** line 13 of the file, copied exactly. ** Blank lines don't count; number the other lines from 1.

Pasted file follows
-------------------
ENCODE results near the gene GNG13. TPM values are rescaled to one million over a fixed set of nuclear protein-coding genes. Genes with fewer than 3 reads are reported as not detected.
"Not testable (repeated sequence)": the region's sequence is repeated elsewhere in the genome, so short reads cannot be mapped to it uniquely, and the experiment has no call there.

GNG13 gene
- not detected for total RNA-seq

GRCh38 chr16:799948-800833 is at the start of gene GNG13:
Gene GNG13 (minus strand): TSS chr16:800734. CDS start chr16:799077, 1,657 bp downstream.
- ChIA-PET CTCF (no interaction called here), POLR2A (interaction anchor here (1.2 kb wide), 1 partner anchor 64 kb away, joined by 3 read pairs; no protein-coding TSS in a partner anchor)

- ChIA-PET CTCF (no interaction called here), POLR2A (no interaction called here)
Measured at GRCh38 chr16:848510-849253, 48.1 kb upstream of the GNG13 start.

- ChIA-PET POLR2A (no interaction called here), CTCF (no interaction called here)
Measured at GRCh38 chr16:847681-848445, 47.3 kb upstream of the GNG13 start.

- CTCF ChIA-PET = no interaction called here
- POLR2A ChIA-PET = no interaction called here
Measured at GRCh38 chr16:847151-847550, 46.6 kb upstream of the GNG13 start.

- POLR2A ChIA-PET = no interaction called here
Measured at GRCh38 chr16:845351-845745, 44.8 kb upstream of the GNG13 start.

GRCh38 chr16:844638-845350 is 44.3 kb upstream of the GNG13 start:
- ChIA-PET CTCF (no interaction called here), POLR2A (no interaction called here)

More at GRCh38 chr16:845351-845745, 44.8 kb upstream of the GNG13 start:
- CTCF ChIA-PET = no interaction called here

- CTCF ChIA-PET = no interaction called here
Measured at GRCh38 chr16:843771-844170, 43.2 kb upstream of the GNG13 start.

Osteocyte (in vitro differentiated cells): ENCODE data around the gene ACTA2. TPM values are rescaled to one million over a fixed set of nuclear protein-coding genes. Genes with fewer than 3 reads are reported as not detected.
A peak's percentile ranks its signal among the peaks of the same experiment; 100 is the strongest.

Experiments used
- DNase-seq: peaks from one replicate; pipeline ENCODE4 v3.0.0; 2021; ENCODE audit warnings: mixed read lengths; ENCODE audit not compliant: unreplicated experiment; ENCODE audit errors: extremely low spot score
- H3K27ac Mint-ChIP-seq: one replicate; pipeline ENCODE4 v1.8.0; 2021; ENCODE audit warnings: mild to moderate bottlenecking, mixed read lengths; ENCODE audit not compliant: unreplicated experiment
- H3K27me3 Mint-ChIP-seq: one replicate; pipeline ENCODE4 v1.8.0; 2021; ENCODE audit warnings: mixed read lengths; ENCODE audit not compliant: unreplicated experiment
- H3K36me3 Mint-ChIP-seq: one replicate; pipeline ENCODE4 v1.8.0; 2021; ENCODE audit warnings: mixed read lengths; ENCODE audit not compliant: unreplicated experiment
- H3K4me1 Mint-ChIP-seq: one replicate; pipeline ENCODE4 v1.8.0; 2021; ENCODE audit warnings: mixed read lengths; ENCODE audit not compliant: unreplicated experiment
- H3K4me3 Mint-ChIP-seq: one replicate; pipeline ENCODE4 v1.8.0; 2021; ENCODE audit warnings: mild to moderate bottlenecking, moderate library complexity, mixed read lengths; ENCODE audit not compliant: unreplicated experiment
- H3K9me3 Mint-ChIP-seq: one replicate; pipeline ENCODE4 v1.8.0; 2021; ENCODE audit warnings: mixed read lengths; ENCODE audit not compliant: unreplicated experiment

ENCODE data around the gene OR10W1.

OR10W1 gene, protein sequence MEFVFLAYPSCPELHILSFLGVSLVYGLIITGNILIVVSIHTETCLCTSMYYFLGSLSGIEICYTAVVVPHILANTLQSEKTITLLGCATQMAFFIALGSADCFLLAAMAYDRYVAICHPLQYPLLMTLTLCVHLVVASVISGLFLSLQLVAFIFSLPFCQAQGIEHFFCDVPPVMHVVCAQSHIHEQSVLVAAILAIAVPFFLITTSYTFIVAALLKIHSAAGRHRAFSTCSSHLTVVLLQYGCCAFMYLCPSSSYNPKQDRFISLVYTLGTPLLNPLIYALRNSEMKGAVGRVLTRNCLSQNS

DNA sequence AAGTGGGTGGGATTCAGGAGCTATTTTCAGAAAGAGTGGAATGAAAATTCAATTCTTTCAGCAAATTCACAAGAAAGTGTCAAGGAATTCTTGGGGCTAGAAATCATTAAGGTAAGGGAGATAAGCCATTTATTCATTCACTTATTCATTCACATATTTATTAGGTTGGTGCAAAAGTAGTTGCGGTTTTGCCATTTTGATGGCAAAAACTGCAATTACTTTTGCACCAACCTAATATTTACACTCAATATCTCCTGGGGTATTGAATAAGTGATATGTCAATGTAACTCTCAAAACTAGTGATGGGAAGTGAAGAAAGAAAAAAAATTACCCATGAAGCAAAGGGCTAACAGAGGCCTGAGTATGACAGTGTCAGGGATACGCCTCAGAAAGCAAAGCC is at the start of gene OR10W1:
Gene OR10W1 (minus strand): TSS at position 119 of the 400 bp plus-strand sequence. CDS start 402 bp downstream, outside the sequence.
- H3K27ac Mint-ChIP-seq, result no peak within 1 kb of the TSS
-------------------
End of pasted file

- POLR2A ChIA-PET = no interaction called here